by Patrick Appel

Last week PZ Myers responded to the crimes of Dr. Kermit Gosnell. Myers dismissed the "triumphant mail from anti-choice people claiming vindication":

Gosnell is precisely the kind of butcher the pro-choice movement opposes. No one endorses bad medicine and unrestricted, unregulated, cowboy surgery like Gosnell practiced what he represents is the kind of back-alley deadly hackery that the anti-choice movement would have as the only possible recourse, if they had their way. If anything, the Gosnell case is an argument for legal abortion.

Michelle Goldberg is in the same ballpark:

While Gosnell’s clinic was an anomaly, it wasn’t entirely unique; the stigma and secrecy around abortion has long attracted the occasional criminal to the field. In her book Dispatches From the Abortion Wars, the sociologist Carole Joffe wrote about what she called “rogue clinics.” “These clinicsor in some cases individual doctorstypically prey on women in low-income immigrant communities.” She described a case in 2008 in which two sisters, Berta and Raquel Bugarin, were arrested for practicing medicine without a license at a string of clinics in Southern California and sued for causing injury and wrongful death. “That such clinics can flourish until the inevitable disaster occurs strikes me as a ‘perfect storm’ caused by the marginalization of abortion care from mainstream medicine, the lack of universal health care in the United States, and the particular difficulties facing undocumented immigrants in obtaining health care in the United States,” she wrote.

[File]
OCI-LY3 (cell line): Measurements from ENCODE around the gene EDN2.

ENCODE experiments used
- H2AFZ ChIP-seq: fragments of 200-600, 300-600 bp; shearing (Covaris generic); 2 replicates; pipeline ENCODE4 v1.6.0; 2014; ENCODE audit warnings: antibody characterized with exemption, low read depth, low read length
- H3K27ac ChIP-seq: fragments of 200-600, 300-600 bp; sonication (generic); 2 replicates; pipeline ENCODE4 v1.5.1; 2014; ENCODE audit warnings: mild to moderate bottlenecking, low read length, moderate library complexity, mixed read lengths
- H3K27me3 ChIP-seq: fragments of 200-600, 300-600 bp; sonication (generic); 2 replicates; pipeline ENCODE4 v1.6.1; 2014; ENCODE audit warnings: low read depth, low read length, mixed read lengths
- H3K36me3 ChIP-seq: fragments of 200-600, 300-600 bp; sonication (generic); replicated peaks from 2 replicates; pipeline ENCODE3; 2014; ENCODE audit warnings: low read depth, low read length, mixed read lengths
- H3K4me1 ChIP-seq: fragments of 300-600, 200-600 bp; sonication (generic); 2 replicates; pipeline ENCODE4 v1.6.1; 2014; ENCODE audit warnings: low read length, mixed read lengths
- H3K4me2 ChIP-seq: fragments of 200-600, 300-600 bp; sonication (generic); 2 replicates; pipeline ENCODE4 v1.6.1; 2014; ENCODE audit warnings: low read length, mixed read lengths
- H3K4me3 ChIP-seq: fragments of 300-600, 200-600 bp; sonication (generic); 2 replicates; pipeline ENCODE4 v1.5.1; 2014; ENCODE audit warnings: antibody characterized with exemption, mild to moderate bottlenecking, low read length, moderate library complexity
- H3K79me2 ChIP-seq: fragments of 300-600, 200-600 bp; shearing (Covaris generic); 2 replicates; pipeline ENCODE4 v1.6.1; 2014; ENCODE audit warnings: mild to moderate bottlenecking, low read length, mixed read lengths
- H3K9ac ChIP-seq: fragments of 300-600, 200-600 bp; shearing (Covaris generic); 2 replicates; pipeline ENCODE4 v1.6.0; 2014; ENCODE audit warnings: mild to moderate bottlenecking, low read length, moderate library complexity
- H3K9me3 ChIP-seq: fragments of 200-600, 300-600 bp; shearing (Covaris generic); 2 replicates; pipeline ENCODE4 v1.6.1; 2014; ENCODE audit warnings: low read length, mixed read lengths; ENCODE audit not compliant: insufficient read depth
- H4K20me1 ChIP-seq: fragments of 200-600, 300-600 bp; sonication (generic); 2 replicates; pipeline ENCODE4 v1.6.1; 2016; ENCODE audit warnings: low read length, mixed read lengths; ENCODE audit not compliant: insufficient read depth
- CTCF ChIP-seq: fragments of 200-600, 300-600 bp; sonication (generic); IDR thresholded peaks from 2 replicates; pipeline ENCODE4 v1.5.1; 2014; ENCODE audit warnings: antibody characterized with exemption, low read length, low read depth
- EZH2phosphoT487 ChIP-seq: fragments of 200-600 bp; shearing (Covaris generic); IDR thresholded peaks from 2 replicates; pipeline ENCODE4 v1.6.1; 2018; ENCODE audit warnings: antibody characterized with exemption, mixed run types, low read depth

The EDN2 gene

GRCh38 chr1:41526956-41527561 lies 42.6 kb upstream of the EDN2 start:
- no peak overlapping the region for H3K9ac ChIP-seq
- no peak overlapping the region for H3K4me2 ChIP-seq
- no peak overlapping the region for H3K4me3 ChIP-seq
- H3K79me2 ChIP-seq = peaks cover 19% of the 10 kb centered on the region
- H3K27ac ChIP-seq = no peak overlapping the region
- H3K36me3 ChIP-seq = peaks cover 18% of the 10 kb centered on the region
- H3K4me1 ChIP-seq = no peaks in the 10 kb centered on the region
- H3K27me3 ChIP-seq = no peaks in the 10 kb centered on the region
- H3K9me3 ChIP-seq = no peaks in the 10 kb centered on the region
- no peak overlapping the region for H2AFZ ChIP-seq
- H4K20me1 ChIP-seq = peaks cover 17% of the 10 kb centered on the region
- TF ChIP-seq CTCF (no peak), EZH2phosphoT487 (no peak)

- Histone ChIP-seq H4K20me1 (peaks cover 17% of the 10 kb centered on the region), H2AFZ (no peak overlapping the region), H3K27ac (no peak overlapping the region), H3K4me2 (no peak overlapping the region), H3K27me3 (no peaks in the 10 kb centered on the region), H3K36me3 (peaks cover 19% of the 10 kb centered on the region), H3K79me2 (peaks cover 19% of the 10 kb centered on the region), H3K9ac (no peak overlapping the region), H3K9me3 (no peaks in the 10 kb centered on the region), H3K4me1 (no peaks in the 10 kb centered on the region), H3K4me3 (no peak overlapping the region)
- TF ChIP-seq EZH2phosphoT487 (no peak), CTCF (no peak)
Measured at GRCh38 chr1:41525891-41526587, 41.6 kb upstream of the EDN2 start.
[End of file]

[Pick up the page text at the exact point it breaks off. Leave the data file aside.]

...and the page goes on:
Rachael Larimore pushes back against pro-choice blogger Amanda Marcotte who claims that "shady abortion providers [getting] patients at all is something we can safely blame the anti-choice movement for": 

I’m sorry, but blaming the pro-life movement for Kermit Gonsell makes about as much sense as blaming the Tea Party for Jared Loughner.  If there were only more abortion clinics (how many would be enough? Should they be as ubiquitous as Starbucks?); if only it weren’t for that nasty Hyde Amendment (because it’s fair that families who face a heartbreaking struggle to conceive or spend tens of thousands of dollars to adopt should also have to have their tax dollars paying for someone else to have an abortion?).

I'm pro-choice for libertarian reasons but, on a personal level, I find abortion a moral gray area highly dependent on specific circumstances - a position supported by the Dish's "It's So Personal" series. Even though I think abortion should be legal, blaming a rogue abortion doctor on the pro-life movement deeply unsettles me.

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